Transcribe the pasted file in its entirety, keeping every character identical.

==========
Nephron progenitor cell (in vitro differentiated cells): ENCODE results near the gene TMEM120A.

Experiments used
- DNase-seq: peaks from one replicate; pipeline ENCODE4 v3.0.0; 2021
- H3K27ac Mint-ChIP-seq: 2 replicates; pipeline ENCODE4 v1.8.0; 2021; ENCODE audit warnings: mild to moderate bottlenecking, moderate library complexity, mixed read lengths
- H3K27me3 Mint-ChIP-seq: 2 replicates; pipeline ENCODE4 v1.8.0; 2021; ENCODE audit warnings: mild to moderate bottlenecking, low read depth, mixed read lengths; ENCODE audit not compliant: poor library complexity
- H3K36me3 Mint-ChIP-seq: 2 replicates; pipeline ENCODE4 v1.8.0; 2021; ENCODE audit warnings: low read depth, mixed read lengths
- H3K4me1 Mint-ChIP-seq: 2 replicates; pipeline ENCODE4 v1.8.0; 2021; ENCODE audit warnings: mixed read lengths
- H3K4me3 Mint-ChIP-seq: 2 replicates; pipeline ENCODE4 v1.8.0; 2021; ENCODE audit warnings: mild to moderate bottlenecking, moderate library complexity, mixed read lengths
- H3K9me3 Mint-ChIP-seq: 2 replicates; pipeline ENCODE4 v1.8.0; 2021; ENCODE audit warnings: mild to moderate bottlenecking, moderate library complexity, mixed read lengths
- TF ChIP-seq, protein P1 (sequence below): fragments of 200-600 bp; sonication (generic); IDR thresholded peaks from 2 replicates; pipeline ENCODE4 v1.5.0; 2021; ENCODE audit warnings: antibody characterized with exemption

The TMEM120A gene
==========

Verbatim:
Nephron progenitor cell (in vitro differentiated cells): ENCODE results near the gene TMEM120A.

Experiments used
- DNase-seq: peaks from one replicate; pipeline ENCODE4 v3.0.0; 2021
- H3K27ac Mint-ChIP-seq: 2 replicates; pipeline ENCODE4 v1.8.0; 2021; ENCODE audit warnings: mild to moderate bottlenecking, moderate library complexity, mixed read lengths
- H3K27me3 Mint-ChIP-seq: 2 replicates; pipeline ENCODE4 v1.8.0; 2021; ENCODE audit warnings: mild to moderate bottlenecking, low read depth, mixed read lengths; ENCODE audit not compliant: poor library complexity
- H3K36me3 Mint-ChIP-seq: 2 replicates; pipeline ENCODE4 v1.8.0; 2021; ENCODE audit warnings: low read depth, mixed read lengths
- H3K4me1 Mint-ChIP-seq: 2 replicates; pipeline ENCODE4 v1.8.0; 2021; ENCODE audit warnings: mixed read lengths
- H3K4me3 Mint-ChIP-seq: 2 replicates; pipeline ENCODE4 v1.8.0; 2021; ENCODE audit warnings: mild to moderate bottlenecking, moderate library complexity, mixed read lengths
- H3K9me3 Mint-ChIP-seq: 2 replicates; pipeline ENCODE4 v1.8.0; 2021; ENCODE audit warnings: mild to moderate bottlenecking, moderate library complexity, mixed read lengths
- TF ChIP-seq, protein P1 (sequence below): fragments of 200-600 bp; sonication (generic); IDR thresholded peaks from 2 replicates; pipeline ENCODE4 v1.5.0; 2021; ENCODE audit warnings: antibody characterized with exemption

The TMEM120A gene